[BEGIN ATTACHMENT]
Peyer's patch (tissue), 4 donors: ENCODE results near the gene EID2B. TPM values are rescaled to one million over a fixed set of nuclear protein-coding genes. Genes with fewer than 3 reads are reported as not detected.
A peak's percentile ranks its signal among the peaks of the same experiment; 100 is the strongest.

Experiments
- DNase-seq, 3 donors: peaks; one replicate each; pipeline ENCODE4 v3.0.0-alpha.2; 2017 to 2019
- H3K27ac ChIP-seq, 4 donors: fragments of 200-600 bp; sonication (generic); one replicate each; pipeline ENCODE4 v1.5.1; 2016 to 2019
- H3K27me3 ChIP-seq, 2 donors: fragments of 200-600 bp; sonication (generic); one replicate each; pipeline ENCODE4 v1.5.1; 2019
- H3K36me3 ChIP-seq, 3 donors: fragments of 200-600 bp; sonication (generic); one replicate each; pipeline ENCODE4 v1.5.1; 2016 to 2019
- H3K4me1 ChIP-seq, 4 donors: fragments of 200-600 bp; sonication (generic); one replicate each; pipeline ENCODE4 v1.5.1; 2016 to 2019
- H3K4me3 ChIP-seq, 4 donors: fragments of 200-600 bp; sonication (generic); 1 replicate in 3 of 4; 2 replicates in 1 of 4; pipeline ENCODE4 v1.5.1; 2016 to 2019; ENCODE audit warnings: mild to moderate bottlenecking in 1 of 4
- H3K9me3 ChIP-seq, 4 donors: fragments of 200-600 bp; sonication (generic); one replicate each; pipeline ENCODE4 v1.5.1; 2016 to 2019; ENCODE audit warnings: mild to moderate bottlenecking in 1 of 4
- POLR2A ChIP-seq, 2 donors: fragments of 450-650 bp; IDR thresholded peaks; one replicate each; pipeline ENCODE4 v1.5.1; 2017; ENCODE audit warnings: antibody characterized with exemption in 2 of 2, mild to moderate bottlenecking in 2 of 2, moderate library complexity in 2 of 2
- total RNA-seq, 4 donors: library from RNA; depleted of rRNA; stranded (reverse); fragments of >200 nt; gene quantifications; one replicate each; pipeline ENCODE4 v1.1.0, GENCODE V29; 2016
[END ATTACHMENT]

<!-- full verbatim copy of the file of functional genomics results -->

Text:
Peyer's patch (tissue), 4 donors: ENCODE results near the gene EID2B. TPM values are rescaled to one million over a fixed set of nuclear protein-coding genes. Genes with fewer than 3 reads are reported as not detected.
A peak's percentile ranks its signal among the peaks of the same experiment; 100 is the strongest.

Experiments
- DNase-seq, 3 donors: peaks; one replicate each; pipeline ENCODE4 v3.0.0-alpha.2; 2017 to 2019
- H3K27ac ChIP-seq, 4 donors: fragments of 200-600 bp; sonication (generic); one replicate each; pipeline ENCODE4 v1.5.1; 2016 to 2019
- H3K27me3 ChIP-seq, 2 donors: fragments of 200-600 bp; sonication (generic); one replicate each; pipeline ENCODE4 v1.5.1; 2019
- H3K36me3 ChIP-seq, 3 donors: fragments of 200-600 bp; sonication (generic); one replicate each; pipeline ENCODE4 v1.5.1; 2016 to 2019
- H3K4me1 ChIP-seq, 4 donors: fragments of 200-600 bp; sonication (generic); one replicate each; pipeline ENCODE4 v1.5.1; 2016 to 2019
- H3K4me3 ChIP-seq, 4 donors: fragments of 200-600 bp; sonication (generic); 1 replicate in 3 of 4; 2 replicates in 1 of 4; pipeline ENCODE4 v1.5.1; 2016 to 2019; ENCODE audit warnings: mild to moderate bottlenecking in 1 of 4
- H3K9me3 ChIP-seq, 4 donors: fragments of 200-600 bp; sonication (generic); one replicate each; pipeline ENCODE4 v1.5.1; 2016 to 2019; ENCODE audit warnings: mild to moderate bottlenecking in 1 of 4
- POLR2A ChIP-seq, 2 donors: fragments of 450-650 bp; IDR thresholded peaks; one replicate each; pipeline ENCODE4 v1.5.1; 2017; ENCODE audit warnings: antibody characterized with exemption in 2 of 2, mild to moderate bottlenecking in 2 of 2, moderate library complexity in 2 of 2
- total RNA-seq, 4 donors: library from RNA; depleted of rRNA; stranded (reverse); fragments of >200 nt; gene quantifications; one replicate each; pipeline ENCODE4 v1.1.0, GENCODE V29; 2016